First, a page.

The Ballroom at Buckingham Palace set up for a State Banquet. Royal Collection Trust (c) Her Majesty Queen Elizabeth II, 2015

The Ballroom at Buckingham Palace set up for a State Banquet.
Royal Collection Trust (c) Her Majesty Queen Elizabeth II, 2015

St Paul’s Cathedral is worth visiting all year round but there are a couple of special days this month as they are allowing photography inside the Cathedral on Monday 3 August and Monday 17 August. Usually photography is banned to maintain a sense of calm for a place of worship but for these special days you are free to snap away to your heart’s content.

Food and Drink

The biggest pub in the world is back this month at the Great British Beer Festival at Olympia from 11 to 15 August. You can try over 900 real ales, ciders, perries and international beers but it’s probably best not to try them all on the same day.

Hampton Court Palace has the BBC Good Food Festival from 29 to 31 August – the Bank Holiday weekend. You can meet producers, watch demonstrations and enjoy the live music too making this a lovely choice for all ages.

The South Front of Hampton Court Palace shows off the Baroque style, designed by Christopher Wren, which replaced an earlier Tudor building erected for Henry V111. Two visitors walk up through the Privy Garden from the direction of the river Thames. Pic: Richard Lea-Hair Credit: Historic Royal Palaces/newsteam.co.uk

The South Front of Hampton Court Palace shows off the Baroque style, designed by Christopher Wren. Photographer: Richard Lea-Hair Credit: Historic Royal Palaces/newsteam.co.uk

To End The Month

More ideas to end the month include the Regency Weekend at Apsley House on 29 and 30 August where you can join in etiquette lessons and find out all about dressing, and dancing, the Regency way.

And, of course, there’s the Notting Hill Carnival on 30 and 31 August for amazing costumes in the parades and lots of Caribbean food, drink and music to keep you feeling tropical whatever the weather.

Even More

If you would like even more ideas for this month have a look at the August 2015 in London blog post from London Bridge Hotel, our sister hotel.

LOOKING AHEAD

A six metre high ceramic installation created for the V&A by artist Barnaby Barford will be displayed in the Museum’s Medieval & Renaissance Galleries from 8 September to 1 November 2015.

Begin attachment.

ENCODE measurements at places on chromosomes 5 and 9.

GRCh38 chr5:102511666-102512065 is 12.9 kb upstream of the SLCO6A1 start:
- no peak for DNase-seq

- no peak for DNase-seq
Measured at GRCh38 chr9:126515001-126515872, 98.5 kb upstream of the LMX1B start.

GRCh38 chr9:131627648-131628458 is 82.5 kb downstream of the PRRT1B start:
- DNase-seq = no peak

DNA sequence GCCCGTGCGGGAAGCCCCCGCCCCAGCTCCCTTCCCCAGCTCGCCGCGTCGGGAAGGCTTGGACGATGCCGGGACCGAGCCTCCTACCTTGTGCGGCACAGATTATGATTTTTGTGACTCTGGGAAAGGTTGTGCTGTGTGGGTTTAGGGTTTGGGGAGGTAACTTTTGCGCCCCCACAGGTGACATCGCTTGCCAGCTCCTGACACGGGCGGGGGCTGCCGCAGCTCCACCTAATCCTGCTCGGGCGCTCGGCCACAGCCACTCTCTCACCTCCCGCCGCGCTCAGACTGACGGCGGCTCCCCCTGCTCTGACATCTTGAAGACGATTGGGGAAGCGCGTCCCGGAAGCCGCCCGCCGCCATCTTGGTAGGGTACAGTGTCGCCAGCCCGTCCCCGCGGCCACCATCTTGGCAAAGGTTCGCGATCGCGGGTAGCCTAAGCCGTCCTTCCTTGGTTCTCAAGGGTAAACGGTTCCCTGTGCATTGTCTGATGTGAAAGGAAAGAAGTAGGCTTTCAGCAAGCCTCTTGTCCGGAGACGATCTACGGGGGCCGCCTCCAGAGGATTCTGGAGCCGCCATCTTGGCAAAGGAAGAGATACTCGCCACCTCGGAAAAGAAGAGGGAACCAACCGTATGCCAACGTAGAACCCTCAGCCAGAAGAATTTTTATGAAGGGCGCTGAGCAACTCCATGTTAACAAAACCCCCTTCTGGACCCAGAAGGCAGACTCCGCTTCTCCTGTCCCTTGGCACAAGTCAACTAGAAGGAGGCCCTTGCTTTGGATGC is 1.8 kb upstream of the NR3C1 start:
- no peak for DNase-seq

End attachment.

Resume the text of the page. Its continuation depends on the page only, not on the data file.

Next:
On 18 September, the Science Museum will open its doors to a ground-breaking exhibition, Cosmonauts: Birth of the Space Age.

And The Royal Academy will present a landmark exhibition of the Honorary RA, Ai Weiwei from 19 September to 13 December. As the first significant British survey of his artistic output, the exhibition will include major works spanning Ai Weiwei’s career, as well as including new work by the artist.

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Do check out the latest offers as Kensington House Hotel has some great weekend deals. You can sign up for special offer alerts here.

Laura Porter writes the About.com London Travel site and contributes to many other publications while sustaining an afternoon tea addiction to rival that of our Queen. You can find Laura on twitter as @AboutLondon and on Facebook as @AboutLondonLaura.

Feb 272015
 

Spring is coming and London’s parks are looking wonderful as the blossom appears. Kensington Gardens and Hyde Park are always fantastic and this month sees the return of the guided tours of the Albert Memorial. These tours give you exclusive access inside the memorial railings, so you can appreciate up close the craftsmanship and the bravura marble carving of the Parnassus frieze comprising 169 figures of renowned poets, musicians, painters, sculptors and architects.

Albert Memorial

Albert Memorial. Photo by David Iliff. License: CC-by-SA 3.0.

Sunday 1 March is the first tour of the year and more follow on the first Sunday of the month. Tours are at 2pm and 3pm and last 45-50 minutes.

 

The major spring exhibition we’ve all been waiting for at The V&A is Alexander McQueen: Savage Beauty opening on 14 March (and running until 19 July 2015).

Duck feather dress created by Alexander McQueen.  Date: The Horn of Plenty, A/W 2009-10. Model: Magdalena Frackowiak represented by dna model management New York, Image: firstVIEW

Duck feather dress created by Alexander McQueen. Date: The Horn of Plenty, A/W 2009-10

This is the first and largest retrospective of the late designer’s work to be presented in Europe and will showcase McQueen’s visionary body of work. Spanning his 1992 MA graduate collection to his unfinished A/W 2010 collection, McQueen’s designs will be presented with the dramatic staging and sense of spectacle synonymous with his runway shows.

The original version of Savage Beauty at the Metropolitan Museum of Art, New York in 2011 was organised by the Costume Institute and became one of the Museum’s top 10 most visited exhibitions.

 

The V&A also has some interesting evening talks this month including Margaret Atwood: Fashion and Fiction on Friday 13 March. Margaret Atwood is an internationally acclaimed author and also a dressmaker who has been photographed by Vogue. Atwood has always attributed great significance to dress in her novels, including The Handmaid’s Tale, and The Blind Assassin. In this talk she discusses her lifelong passion for clothes with broadcast journalist Rosie Goldsmith.

On Friday 20 March Yinka Shonibare MBE reflects on his work and talks about his studio project space. Yinka Shonibare is one of Britain’s most well-known contemporary artists whose work ranges from film and photography to sculpture and major installations, such as his ship in a bottle commission in Trafalgar Square in 2010-12. In this talk he discusses his early paintings, his use of costume, photography and performance, and his most recent series of public sculptures.

 

Over at the Natural History Museum, Coral Reefs: Secret Cities of the Sea opens on 27 March (and runs until 13 September 2015).